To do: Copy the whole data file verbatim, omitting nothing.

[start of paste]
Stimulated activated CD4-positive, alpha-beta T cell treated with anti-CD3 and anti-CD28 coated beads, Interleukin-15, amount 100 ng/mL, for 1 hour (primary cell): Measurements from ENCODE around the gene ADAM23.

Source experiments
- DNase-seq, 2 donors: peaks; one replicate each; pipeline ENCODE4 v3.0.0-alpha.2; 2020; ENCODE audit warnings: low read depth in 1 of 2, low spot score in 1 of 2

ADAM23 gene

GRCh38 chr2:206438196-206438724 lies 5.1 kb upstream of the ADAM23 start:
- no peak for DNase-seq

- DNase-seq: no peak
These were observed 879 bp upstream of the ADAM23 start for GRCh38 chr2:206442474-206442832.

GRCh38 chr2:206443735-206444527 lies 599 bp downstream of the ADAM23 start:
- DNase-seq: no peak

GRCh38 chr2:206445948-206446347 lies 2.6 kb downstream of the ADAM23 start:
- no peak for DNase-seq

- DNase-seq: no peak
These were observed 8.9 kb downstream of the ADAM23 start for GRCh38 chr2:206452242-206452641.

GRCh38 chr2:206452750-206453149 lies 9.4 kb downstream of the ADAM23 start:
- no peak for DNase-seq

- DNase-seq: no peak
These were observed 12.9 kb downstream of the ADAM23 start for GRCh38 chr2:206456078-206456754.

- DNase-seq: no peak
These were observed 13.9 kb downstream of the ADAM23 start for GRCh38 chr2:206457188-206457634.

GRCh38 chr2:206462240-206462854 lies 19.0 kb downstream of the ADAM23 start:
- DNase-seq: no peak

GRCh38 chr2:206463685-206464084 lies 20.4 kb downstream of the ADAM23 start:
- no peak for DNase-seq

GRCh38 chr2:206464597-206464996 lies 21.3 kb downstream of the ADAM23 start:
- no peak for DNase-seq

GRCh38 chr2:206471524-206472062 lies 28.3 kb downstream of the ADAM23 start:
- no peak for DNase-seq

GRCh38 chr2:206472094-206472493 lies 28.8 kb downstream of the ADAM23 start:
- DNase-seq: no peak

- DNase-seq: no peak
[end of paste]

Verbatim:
Stimulated activated CD4-positive, alpha-beta T cell treated with anti-CD3 and anti-CD28 coated beads, Interleukin-15, amount 100 ng/mL, for 1 hour (primary cell): Measurements from ENCODE around the gene ADAM23.

Source experiments
- DNase-seq, 2 donors: peaks; one replicate each; pipeline ENCODE4 v3.0.0-alpha.2; 2020; ENCODE audit warnings: low read depth in 1 of 2, low spot score in 1 of 2

ADAM23 gene

GRCh38 chr2:206438196-206438724 lies 5.1 kb upstream of the ADAM23 start:
- no peak for DNase-seq

- DNase-seq: no peak
These were observed 879 bp upstream of the ADAM23 start for GRCh38 chr2:206442474-206442832.

GRCh38 chr2:206443735-206444527 lies 599 bp downstream of the ADAM23 start:
- DNase-seq: no peak

GRCh38 chr2:206445948-206446347 lies 2.6 kb downstream of the ADAM23 start:
- no peak for DNase-seq

- DNase-seq: no peak
These were observed 8.9 kb downstream of the ADAM23 start for GRCh38 chr2:206452242-206452641.

GRCh38 chr2:206452750-206453149 lies 9.4 kb downstream of the ADAM23 start:
- no peak for DNase-seq

- DNase-seq: no peak
These were observed 12.9 kb downstream of the ADAM23 start for GRCh38 chr2:206456078-206456754.

- DNase-seq: no peak
These were observed 13.9 kb downstream of the ADAM23 start for GRCh38 chr2:206457188-206457634.

GRCh38 chr2:206462240-206462854 lies 19.0 kb downstream of the ADAM23 start:
- DNase-seq: no peak

GRCh38 chr2:206463685-206464084 lies 20.4 kb downstream of the ADAM23 start:
- no peak for DNase-seq

GRCh38 chr2:206464597-206464996 lies 21.3 kb downstream of the ADAM23 start:
- no peak for DNase-seq

GRCh38 chr2:206471524-206472062 lies 28.3 kb downstream of the ADAM23 start:
- no peak for DNase-seq

GRCh38 chr2:206472094-206472493 lies 28.8 kb downstream of the ADAM23 start:
- DNase-seq: no peak

- DNase-seq: no peak